Fortunately nobody called security.

So in the end, Charleesi came away with a brand new 13″ Retina MacBook Pro and the world’s largest grin, and as we sat in the Montezuma’s across the road she was observed to be quietly stroking and patting her new acquisition. Of course, being a Maidment, by the end of the afternoon she had completely jinxed the itunes store so that the passwords needed three levels of tech support escalation to resolve, but that’s pretty much par for the course for our interactions with technology (i.e., it tends to go ‘bang’ pretty often).

So, a successful resolution for her, and an unexpected critical hit on our savings, but she’s worth it.

Valentine’s Day

slide_398308_4904954_freeI’ve been heard to mutter a little over the last month or so that the selection of cards available for Valentine’s Day locally have been a little…fluffy. A little traditionally saccharine and safe perhaps – and not really a great match for the weird and wonderful ongoing whirlwind that is life in our household.  I may even have mused aloud on social media about the lack of cards mentioning concubines as an illustration of how safe and ordinary the usual ranges are.

Huffingon Post did have an article recently on honest or non-traditional cards that I enjoyed, and that seemed to answer my hopes for more interesting, but there wasn’t anywhere locally that carried anything in a similar vein and I didn’t really trust to ordering from Etsy for any of the examples in the article to be delivered on time. I may have been in a somewhat cynical mood, combined with the low shifts I’ve had recently.

I thought about making some custom cards up, and even had suggestions from my ex-wife on someone who might make some for me, but the last few weeks sped by without really allowing much in the way of time to make that happen. Yes, you read that right, suggestions on custom valentine cards from my ex-wife – being able to forge an amicable relationship post-divorce is a wonderful thing, I can’t recommend it enough where practicable – though it’s not suitable for all, I know. In the end, I did get some fairly traditional cards, and devoted the blank space to writing custom messages to light up faces instead. Maybe next year I’ll track things down on Etsy well ahead of time.

The great joy this year though has been the huge explosion of geeky valentine’s e-cards and graphics that I’ve seen online. Pretty much every fandom has produced templates featuring characters and puns based on their names or favourite catchphrases  – a particular favourite was from Frozen, with the words “I want to hold your Hans” and I did chuckle at the sight of a Monsters, Inc one adorned with the legend “You don’t have to put that thing back where you found it”.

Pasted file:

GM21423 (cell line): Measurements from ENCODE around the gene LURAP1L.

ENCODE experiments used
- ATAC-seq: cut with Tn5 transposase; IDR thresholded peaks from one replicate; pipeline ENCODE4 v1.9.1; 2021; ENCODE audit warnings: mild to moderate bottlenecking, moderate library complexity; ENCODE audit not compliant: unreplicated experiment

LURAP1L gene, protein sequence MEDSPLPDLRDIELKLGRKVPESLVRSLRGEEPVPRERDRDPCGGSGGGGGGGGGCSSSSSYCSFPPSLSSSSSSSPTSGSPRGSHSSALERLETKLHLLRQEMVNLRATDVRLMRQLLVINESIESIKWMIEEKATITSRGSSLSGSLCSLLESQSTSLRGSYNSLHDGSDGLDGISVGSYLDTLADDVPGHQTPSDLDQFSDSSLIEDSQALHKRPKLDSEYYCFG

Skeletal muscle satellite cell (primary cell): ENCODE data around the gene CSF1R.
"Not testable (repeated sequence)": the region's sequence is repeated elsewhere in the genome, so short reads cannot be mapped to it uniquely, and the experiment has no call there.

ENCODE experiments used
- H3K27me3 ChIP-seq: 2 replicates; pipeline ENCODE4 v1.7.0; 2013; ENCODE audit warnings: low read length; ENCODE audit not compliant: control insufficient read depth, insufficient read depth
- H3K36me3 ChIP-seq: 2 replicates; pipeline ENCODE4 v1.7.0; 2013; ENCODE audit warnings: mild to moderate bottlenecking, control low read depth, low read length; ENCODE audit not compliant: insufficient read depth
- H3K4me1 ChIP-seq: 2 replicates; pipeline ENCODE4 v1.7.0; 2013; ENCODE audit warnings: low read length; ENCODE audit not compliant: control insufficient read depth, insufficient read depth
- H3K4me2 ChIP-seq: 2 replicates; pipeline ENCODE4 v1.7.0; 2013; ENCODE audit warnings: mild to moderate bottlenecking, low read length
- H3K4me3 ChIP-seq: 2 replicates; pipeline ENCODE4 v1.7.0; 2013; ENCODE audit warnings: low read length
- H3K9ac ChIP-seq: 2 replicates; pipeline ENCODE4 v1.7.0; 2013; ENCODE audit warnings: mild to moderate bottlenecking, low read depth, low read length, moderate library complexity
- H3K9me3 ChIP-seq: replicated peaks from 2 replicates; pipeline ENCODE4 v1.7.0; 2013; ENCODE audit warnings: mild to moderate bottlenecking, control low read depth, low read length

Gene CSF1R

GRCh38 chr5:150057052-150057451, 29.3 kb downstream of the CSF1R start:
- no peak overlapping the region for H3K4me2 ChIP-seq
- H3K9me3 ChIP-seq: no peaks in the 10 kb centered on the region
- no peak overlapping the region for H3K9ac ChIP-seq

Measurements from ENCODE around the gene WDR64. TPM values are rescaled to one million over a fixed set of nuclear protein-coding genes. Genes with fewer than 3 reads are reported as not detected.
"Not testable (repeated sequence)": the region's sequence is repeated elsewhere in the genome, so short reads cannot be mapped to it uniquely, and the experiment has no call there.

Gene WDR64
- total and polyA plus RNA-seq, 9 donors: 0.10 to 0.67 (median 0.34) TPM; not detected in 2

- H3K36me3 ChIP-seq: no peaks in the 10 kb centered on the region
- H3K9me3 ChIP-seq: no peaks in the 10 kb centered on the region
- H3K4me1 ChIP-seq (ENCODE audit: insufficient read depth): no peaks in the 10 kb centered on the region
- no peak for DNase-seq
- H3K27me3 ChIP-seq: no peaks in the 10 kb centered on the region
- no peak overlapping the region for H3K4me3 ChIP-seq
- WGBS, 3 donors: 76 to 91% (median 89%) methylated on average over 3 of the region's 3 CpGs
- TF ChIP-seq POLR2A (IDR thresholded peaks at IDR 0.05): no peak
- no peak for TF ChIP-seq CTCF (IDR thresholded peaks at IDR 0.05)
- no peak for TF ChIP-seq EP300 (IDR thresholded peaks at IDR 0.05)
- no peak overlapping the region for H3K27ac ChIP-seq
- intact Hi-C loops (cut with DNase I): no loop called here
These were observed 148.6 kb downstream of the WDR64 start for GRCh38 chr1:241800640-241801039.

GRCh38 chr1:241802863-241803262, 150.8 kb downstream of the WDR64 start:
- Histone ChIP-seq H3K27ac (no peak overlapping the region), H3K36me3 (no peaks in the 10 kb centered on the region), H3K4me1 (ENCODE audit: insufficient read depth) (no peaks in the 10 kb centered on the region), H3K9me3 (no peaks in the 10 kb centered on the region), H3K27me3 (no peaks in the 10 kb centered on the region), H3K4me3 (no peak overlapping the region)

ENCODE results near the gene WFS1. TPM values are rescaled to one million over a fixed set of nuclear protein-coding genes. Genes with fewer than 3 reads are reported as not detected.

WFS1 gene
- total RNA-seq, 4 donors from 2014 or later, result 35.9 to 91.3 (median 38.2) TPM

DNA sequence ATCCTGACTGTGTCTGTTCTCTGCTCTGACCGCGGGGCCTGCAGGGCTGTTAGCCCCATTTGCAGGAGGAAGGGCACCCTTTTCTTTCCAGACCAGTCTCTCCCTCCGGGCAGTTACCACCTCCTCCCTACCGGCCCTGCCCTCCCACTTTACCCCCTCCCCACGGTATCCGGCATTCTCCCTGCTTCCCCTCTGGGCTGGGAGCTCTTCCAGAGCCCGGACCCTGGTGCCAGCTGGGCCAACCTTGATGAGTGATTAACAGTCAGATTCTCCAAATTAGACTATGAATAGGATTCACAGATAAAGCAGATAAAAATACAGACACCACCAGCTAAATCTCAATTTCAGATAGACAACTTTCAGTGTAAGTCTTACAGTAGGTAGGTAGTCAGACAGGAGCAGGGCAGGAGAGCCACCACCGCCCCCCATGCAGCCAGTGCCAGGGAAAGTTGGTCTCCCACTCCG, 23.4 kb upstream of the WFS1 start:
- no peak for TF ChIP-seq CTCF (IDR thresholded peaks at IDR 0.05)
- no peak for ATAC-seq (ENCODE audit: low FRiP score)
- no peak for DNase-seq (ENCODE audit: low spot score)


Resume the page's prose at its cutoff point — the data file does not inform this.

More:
Valentines Day itself has been a quiet affair – I took the Charleesi to her riding lesson as usual while Lady M studied, and we had a slow afternoon between games, reading and a session at the local coffee shop before heading home. One homecooked risotto later, we settled down to an evening of films, introducing Charleesi to Beetlejuice and Red2 as examples of great alternative Valentines Day films. There’s nothing like death, ghosts and explosive gun battles to round off a romantic weekend 😉

Here’s hoping you’ve had a great weekend so far, whether it’s been loved up or quiet and in your own space.

Celebratory Sidestep

We fought our way up into London yesterday evening, despite the best efforts of South West Trains, to join G+A for A’s birthday. It’s one of those culturally important birthdays involving a 3 and a zero, and A had resolved to confront this with the application of copious amounts of alcohol. By the time we got there, the assembled miscreants were several rounds of drinks in, so the atmosphere was convivial.

The journey itself was a bit grim. I tend to get a bit anxious about getting to places on time, so I was already a bit antsy before the train rerouted to avoid engineering works and it filled up with people also heading up into town. I had invited Lady P to come join us too, but she hadn’t felt up to it. Right then, I began to think she’d made the sensible decision.